The Roman Gallery room

The Roman Gallery room

This space will become the Roman Gallery, reflecting the period of occupation that included a visit by Emperor Hadrian to nearby Wroxeter. It’s an example of how the collection at the Shropshire Museum will link to the wider landscape.

Support in Vaughan's loft

Support in Vaughan’s loft

In the loft of Vaughan’s, the intervention is even more industrial but necessary, all the same.

I appreciate that these images may not show the Old Girl in her best light and may give an impression that there’s still a mountain to climb but the corner has been turned and it’s the home straight. I’ve followed this project with interest from within the local authority that began the work and now as an interested bystander. I’ve always been passionate about Shropshire’s history and I can think of no better stage on which to display the artefacts that tell that epic story. When the doors do open, I’ll be first in the queue.

The Music Hall

The Music Hall


The Music Hall Part I

The Music Hall, Shrewsbury

The Music Hall, Shrewsbury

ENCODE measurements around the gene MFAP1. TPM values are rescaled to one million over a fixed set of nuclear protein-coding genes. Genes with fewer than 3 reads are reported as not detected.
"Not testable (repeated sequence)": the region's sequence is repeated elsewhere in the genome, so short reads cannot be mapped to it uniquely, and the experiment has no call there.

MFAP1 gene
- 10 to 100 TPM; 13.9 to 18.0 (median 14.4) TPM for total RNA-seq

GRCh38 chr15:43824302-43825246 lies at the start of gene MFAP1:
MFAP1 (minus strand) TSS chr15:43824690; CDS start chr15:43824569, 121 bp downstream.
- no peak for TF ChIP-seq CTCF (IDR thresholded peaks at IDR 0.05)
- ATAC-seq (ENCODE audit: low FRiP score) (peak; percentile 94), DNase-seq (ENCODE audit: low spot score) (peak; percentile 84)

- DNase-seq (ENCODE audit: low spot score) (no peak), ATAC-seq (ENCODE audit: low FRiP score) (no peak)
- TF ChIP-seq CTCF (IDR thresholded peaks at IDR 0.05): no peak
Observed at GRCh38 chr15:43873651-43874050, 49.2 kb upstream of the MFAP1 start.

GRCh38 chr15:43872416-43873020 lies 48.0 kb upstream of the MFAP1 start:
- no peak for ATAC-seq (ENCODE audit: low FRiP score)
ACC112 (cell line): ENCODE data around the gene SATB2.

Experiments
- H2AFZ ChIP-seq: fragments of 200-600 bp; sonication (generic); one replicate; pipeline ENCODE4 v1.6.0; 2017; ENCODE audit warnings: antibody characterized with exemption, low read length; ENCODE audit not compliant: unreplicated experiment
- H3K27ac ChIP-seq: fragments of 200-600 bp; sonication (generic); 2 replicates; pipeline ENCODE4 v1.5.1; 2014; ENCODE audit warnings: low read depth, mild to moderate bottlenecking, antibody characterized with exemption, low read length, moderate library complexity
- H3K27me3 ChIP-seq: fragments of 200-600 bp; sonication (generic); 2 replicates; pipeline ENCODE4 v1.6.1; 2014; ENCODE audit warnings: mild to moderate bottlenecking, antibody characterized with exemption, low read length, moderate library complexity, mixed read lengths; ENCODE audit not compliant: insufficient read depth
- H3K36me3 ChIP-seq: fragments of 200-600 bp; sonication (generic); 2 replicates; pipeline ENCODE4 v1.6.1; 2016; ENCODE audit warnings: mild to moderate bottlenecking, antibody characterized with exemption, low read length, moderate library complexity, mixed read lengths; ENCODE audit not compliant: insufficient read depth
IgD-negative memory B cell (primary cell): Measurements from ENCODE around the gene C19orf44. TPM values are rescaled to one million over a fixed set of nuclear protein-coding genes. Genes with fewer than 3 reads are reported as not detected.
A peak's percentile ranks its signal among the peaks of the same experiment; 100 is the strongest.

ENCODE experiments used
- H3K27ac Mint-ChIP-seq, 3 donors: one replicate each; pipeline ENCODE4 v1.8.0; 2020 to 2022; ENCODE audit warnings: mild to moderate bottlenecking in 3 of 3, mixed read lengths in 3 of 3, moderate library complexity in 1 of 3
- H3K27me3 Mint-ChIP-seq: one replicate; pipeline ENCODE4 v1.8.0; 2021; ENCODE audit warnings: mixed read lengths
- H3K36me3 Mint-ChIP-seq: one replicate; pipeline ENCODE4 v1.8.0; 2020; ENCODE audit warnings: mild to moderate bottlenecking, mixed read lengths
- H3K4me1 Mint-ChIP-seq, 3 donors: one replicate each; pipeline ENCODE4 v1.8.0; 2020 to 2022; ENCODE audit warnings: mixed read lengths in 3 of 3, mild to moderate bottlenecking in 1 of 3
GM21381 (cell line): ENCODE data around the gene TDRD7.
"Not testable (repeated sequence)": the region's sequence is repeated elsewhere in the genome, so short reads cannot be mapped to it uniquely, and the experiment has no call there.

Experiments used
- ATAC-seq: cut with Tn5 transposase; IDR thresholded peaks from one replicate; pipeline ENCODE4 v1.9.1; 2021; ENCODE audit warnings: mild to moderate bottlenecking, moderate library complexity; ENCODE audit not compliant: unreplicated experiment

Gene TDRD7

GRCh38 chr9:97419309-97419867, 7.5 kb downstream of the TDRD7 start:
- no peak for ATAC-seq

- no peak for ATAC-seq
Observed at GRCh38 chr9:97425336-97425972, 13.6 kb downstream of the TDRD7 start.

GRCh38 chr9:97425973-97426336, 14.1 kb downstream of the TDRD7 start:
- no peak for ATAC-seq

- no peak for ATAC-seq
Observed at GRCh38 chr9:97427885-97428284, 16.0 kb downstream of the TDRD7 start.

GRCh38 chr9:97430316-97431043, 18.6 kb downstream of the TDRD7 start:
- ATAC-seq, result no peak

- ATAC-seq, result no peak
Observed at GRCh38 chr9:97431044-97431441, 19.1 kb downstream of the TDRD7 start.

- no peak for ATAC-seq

There was a time when every town in England that considered itself to be fashionable would build an Assembly Rooms. The kind of venue in which female characters in a Jane Austin novel would congregate during the season and, if they were lucky, fill their dance card with eligible bachelors and, god willing, find themselves a suitable match. Shrewsbury had one such venue. It was also a place where amateur naturalists would meet and display their latest curiosities to a baffled populace. Such venues were palaces of both fun and wonder. For Shrewsbury, it was the beginning of the creation of a collection that reflected a story stretching back beyond the earliest human habitation. It told of a landscape ravaged by internecine conflict across an ever-changing border between England and its Welsh neighbour. A place invaded and occupied by Romans. And a place where the very ground beneath your feet tells a tale of an epic journey of the land mass from close to the South Pole to somewhere closer to the northern one. Aeons of time and contrasts of climate that unfold in the stones of Shropshire. And over time, the people of Shropshire have contributed to that collection. It’s a collection that tells not only the story of Shropshire but of the whole of the British Isles, because nowhere is a collection so linked to the landscape that surrounds it. Within a matter of a few miles of this venue are sandstone Saharan bluffs and fossilised coral reefs and stone from ten of the twelve geological periods.  For the last fifty years, it’s been known as The Music Hall. In the 19th century, Charles Dickens read from his latest work ‘A Christmas Carol’ from its stage. In the early sixties an up-and-coming four piece from Merseyside via Hamburg pleased, pleased the excited teenage crowd.